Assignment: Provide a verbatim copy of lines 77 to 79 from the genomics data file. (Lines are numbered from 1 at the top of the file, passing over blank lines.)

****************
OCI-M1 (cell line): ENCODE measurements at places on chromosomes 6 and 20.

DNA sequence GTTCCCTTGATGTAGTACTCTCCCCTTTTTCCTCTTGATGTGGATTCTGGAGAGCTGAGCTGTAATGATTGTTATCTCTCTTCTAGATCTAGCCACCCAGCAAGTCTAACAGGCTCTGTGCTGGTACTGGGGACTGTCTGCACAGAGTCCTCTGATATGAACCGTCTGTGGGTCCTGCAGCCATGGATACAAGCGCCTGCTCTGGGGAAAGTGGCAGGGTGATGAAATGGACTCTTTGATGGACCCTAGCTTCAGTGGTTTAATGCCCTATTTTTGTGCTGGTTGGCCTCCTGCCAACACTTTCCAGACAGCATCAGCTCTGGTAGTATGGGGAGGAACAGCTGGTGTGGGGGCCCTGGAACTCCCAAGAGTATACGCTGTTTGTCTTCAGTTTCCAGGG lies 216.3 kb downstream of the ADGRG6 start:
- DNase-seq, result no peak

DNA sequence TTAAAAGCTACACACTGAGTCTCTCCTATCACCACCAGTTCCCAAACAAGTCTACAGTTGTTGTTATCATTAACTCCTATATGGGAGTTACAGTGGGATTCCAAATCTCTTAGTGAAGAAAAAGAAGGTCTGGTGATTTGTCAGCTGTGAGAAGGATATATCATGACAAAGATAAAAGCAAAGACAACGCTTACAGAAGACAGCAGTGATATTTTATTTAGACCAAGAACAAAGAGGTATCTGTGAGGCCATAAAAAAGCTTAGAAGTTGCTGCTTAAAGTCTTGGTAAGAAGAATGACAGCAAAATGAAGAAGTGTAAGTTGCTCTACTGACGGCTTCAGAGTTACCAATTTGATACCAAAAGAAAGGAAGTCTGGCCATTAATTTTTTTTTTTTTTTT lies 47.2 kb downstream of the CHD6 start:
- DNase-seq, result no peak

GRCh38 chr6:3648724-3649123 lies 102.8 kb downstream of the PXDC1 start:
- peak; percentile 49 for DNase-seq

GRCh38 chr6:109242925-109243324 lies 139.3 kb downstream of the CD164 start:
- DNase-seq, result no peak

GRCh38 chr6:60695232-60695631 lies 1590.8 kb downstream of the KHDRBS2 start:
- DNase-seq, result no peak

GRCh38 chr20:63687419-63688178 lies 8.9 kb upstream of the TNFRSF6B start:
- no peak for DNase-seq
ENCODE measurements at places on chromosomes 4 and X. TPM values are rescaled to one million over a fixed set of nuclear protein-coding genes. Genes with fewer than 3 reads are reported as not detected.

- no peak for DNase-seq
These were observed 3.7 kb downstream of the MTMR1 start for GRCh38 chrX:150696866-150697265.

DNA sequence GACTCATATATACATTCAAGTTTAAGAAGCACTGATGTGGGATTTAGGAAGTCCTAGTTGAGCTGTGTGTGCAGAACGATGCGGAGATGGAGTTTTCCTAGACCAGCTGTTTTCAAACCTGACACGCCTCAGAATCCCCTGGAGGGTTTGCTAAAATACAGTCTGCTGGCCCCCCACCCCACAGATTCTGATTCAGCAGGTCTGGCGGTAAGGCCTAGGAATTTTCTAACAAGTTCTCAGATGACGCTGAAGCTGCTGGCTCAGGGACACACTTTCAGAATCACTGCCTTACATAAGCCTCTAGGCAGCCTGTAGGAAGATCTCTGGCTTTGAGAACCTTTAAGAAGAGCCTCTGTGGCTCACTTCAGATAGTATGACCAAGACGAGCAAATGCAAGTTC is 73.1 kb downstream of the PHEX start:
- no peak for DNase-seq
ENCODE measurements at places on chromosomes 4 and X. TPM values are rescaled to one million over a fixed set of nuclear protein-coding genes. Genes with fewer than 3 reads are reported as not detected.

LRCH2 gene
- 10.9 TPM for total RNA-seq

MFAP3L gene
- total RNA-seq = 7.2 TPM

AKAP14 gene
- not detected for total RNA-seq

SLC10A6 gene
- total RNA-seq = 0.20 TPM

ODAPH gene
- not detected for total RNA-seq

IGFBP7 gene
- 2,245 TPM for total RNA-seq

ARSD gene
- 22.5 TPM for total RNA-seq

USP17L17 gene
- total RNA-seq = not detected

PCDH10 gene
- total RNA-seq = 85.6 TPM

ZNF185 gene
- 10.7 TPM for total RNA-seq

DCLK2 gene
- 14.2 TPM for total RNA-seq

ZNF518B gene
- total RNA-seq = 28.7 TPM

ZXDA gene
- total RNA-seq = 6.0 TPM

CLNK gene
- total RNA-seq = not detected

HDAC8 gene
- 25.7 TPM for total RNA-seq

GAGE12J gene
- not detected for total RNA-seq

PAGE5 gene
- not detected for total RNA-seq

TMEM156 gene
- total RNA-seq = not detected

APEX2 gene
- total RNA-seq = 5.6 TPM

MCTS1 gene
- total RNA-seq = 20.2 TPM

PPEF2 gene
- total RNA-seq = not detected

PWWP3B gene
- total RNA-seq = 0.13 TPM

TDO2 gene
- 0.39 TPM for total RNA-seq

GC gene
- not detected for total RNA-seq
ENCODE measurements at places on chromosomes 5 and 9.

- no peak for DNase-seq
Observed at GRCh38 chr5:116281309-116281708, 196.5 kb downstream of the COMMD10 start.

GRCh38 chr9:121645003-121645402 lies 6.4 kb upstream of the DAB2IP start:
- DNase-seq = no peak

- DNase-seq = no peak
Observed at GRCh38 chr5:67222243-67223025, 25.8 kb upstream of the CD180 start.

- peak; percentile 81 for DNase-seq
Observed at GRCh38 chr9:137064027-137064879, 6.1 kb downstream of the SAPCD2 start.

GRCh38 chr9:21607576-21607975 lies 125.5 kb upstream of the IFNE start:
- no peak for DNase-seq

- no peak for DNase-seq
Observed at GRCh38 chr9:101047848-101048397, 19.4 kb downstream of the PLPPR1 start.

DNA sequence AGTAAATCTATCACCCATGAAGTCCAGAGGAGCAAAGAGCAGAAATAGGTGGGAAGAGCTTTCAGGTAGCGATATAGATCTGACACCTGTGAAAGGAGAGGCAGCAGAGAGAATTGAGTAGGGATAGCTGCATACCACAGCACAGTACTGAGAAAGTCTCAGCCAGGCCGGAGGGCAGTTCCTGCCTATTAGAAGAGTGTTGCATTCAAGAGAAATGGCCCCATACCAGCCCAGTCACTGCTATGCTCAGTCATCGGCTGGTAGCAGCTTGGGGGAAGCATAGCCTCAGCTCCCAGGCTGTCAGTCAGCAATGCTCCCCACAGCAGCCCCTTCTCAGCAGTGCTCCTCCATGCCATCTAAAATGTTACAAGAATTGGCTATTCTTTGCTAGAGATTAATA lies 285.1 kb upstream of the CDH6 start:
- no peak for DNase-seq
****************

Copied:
GRCh38 chr9:21607576-21607975 lies 125.5 kb upstream of the IFNE start:
- no peak for DNase-seq

- no peak for DNase-seq